Friday, December 30, 2005

It's about Strategy Stupid

Lost in the cosmos of Iraq, Plamegate, Secret Illegal Wiretaps, Abramoff, and the various other scandals embroiling the Republican party at the moment is some much needed perspective. It's natural for people to focus on the individual offenses, but at some point, the big picture is more relevant. Yes, King George should be impeached, if not indicted, for lying to Congress, cherry picking intelligence tidbits to build a case for WMDs, aiding and abetting torture, etc. No, impeachment is not going to happen. Unless I've missed something, Washington is still controlled by a Republican majority. And yes, the Dems should still skewer, investigate, pontificate, and preach the word about how corrupt, untruthful, deceptive, deceitful, slimy, and outright Machiavellian this incarnation of Republicanism has become. I'm all for that and I think the Dems are pretty good at hammering home that message.

HOWEVER, as recent history has demonstrated, continually hammering home a negative message about the opposition without selling yourself is a recipe for disaster. The GOP tried it with Clinton and it didn't work. The Dems have been fighting King George with negative messages from the start and that's failed. No, what's needed is a credible, unified message from the Democrats. Kerry tried it in '04, but was just not clever enough in front of the cameras to pull it off. Hillary or whomever needs to learn from that example. And failing that, they need to realize the simplistic brilliance of this quote from King George issued last May 24th in Greece, NY:

"See, in my line of work you got to keep repeating things over and over and over again for the truth to sink in, to kind of catapult the propaganda."

So what's the message? I think it should be a big picture type of message. Micro-debates about privatizing social security vs. keeping it as is, for example, are certainly important, but are not things you can sell to the public. Americans want to know one thing about that: there's going to be money coming when they retire. No, what's really needed is the big picture.

When I think about this issue, I'm always drawn back to Bill Clinton's speech at the Democratic National Convention in July 2004. He was, as usual, very crafty in his approach and I think Democrats should learn from that. Instead of just stating that King George lied about WMD (or what have you), Clinton presented the issues as two sides, firmly emplacing the Democrats on the side of truth and justice (Democrats don't do corruption well).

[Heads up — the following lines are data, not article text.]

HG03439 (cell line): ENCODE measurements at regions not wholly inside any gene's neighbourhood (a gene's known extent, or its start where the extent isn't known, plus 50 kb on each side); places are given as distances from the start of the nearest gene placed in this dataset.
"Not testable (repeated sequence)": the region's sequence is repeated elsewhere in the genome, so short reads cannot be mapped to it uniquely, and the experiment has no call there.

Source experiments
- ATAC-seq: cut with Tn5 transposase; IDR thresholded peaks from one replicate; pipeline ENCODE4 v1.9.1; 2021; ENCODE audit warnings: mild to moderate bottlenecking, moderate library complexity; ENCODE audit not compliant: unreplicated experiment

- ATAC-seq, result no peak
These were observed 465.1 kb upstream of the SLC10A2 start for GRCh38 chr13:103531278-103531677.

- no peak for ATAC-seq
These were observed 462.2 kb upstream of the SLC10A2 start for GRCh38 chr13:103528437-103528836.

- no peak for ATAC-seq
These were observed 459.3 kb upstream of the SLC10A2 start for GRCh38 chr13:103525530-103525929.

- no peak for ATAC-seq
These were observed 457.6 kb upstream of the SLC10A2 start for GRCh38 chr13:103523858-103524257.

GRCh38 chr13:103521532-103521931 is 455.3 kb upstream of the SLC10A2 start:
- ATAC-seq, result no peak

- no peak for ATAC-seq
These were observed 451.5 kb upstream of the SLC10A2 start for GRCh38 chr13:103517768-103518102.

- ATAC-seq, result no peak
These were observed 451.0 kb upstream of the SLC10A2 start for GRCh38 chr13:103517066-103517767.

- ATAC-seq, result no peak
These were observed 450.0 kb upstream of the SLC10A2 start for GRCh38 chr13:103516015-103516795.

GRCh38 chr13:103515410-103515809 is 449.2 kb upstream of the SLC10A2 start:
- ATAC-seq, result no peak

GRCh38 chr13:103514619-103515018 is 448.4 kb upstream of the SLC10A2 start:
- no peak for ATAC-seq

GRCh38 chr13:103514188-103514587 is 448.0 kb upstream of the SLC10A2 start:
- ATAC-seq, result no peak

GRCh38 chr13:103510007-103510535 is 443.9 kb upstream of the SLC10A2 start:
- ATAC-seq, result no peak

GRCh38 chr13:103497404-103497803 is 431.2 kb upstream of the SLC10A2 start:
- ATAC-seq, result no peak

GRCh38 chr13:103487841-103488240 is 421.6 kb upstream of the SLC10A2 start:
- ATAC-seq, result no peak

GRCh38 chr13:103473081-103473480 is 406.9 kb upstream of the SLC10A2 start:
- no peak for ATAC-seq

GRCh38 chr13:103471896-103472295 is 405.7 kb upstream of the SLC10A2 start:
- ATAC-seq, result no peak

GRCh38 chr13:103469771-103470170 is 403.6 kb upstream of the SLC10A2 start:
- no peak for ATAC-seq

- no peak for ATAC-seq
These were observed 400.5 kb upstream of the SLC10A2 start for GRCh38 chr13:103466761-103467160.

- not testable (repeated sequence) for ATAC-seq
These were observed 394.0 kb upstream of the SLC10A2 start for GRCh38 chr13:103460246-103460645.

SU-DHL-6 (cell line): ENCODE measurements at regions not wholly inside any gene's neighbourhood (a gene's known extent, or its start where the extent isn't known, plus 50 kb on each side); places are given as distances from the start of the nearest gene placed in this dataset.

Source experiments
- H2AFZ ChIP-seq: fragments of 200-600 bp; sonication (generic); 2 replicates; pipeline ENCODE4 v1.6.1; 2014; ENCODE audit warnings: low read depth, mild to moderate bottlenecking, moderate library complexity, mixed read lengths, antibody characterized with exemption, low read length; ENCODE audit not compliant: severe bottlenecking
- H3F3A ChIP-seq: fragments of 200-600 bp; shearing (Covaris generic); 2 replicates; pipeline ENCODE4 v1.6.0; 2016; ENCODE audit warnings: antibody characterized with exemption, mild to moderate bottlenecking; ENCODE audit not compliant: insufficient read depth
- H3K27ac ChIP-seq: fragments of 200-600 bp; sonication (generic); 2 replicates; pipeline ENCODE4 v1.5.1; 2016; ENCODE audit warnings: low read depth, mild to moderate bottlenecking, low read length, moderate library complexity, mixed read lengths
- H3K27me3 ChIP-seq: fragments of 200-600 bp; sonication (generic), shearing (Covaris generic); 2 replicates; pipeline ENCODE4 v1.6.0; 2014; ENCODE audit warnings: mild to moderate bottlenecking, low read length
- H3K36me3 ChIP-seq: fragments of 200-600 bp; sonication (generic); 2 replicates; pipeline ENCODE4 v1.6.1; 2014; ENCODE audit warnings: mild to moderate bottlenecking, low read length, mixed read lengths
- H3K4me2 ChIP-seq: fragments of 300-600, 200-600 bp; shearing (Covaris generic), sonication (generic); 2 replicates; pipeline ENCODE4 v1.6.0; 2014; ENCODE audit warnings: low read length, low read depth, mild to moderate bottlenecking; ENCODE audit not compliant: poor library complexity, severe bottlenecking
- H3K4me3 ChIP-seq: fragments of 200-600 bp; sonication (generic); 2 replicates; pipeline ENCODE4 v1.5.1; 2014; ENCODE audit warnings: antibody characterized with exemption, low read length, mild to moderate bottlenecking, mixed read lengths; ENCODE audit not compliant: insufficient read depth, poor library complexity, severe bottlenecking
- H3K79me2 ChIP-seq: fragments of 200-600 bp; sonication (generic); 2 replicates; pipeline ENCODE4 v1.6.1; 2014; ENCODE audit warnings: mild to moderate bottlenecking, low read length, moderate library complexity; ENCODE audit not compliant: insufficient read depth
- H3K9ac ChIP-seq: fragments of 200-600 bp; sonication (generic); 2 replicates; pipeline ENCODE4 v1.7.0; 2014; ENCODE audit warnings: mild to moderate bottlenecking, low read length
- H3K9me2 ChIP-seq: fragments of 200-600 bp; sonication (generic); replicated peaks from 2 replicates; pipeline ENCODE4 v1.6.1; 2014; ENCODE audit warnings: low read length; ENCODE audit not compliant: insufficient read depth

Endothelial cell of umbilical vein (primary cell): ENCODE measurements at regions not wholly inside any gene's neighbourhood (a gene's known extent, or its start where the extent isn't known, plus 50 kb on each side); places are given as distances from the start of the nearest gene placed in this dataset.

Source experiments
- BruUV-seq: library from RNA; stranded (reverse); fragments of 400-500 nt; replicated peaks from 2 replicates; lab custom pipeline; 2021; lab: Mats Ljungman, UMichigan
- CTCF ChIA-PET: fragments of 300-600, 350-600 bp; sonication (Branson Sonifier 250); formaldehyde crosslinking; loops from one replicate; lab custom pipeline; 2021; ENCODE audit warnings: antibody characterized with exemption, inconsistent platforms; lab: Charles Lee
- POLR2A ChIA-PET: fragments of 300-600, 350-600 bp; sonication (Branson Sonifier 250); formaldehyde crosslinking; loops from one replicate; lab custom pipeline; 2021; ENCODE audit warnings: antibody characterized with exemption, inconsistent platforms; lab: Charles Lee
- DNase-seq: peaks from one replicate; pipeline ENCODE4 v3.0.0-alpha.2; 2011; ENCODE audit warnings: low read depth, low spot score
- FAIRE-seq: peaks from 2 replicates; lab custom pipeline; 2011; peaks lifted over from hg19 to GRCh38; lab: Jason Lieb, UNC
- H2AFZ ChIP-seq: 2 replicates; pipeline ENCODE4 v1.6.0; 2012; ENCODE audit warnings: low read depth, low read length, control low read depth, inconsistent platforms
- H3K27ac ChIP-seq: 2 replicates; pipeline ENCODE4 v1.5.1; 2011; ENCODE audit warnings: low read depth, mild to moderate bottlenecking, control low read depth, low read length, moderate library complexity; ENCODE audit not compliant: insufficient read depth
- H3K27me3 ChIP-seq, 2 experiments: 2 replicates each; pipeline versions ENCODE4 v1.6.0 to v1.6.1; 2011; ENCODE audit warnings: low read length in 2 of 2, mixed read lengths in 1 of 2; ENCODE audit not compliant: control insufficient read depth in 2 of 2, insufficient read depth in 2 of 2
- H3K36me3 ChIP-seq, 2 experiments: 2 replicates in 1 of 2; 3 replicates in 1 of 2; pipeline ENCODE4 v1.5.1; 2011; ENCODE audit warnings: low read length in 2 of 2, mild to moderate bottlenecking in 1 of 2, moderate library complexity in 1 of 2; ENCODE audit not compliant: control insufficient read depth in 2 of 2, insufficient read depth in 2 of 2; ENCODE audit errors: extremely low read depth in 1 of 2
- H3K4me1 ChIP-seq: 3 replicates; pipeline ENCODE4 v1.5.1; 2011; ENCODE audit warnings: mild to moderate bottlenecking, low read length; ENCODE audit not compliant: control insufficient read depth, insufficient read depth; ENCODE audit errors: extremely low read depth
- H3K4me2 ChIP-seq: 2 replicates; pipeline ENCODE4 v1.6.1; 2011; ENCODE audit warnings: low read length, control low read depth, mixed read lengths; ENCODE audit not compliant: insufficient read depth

This strategy could be particularly effective in 2006 and 2008. For example, a rising politician could say:

"The Republicans in Washington think it's honorable to ruin someone's career when they disagree with your position like they did with Valerie Plame. Our way is different. When people oppose our views, we don't retaliate against their families, we respectfully listen to their views, even if we do go the other way."


"The Republicans think it's a good idea to spend $500 billion of the taxpayer's money to fund a dubious war in Iraq. Our way is different. We think that money could have been better spent at home providing health insurance, job training, and other social services that millions of Americans desperately need."


"The Republicans in Washington think it's a good idea to skirt the law and illegally spy on US citizens without court authorization. Our way is different. We think that it's a good idea to have judicial oversight to prevent the government from spying on peaceful, constitutionally protected groups like Grandmothers for Peace (or whatever it was)."

You get the point. Political debates need to revolve more about the strategy and vision of the nation than the microcosms of the issues. Yes, candidates are forced to talk in more detail about issues. But my point is that there are overarching themes that clearly divide Democrats and Republicans that, up to this point, the Democrats have been unable to express adequately.

If I were running in an election in 2006, I would focus on a couple of things:

1. Economics: I'm not an expert and each state has its own host of problems, but I think it's generally unhealthy for the Federal government to be carrying a debt load of $7 trillion. This is an easy sell. Under the leadership of Bill Clinton, this nation enjoyed the largest surplus in history. King George and his cronies eviscerated that surplus in less than a year. Our way is better.

2. Privacy: Let's face it. The right to privacy in America is under assault and has been for a long time. I don't think it's right that the government can spy on its citizens without warrants. This links back into a lot of different areas that can be exploited for political gain (abortion rights, gun rights, sexual rights, etc). The point is, privacy is an issue people from both the left and right need and value. Effectively communicating why eliminating privacy in one area can risk privacy in other areas is something that must be done.